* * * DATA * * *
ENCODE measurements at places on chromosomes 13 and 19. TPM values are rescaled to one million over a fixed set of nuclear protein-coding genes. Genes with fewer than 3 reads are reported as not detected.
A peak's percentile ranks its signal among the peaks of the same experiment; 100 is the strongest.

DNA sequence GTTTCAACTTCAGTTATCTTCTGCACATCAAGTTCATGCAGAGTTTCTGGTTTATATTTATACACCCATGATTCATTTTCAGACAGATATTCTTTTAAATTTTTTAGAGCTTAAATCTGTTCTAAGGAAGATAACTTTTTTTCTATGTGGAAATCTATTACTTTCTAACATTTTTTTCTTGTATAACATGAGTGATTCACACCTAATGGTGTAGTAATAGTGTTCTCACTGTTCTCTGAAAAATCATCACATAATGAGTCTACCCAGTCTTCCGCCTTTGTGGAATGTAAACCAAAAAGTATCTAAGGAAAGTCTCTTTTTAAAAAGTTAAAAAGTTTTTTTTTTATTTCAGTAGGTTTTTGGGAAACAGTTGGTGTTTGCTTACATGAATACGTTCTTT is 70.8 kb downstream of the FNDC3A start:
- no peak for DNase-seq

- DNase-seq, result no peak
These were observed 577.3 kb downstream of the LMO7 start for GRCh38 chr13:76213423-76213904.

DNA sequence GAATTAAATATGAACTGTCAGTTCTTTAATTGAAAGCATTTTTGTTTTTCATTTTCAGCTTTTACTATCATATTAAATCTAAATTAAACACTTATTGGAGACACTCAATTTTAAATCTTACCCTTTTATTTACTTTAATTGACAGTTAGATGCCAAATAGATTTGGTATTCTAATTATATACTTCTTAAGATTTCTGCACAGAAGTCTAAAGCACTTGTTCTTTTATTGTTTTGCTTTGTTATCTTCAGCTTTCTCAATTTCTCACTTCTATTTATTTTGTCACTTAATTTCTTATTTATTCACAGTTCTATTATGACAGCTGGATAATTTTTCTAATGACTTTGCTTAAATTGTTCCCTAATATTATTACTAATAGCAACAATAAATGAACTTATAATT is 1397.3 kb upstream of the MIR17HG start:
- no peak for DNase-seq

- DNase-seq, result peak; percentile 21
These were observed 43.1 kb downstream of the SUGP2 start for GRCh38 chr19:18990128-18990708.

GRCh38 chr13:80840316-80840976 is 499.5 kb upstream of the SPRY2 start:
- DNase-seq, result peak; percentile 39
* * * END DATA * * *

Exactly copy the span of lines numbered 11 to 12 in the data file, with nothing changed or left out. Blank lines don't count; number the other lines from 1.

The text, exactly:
GRCh38 chr13:80840316-80840976 is 499.5 kb upstream of the SPRY2 start:
- DNase-seq, result peak; percentile 39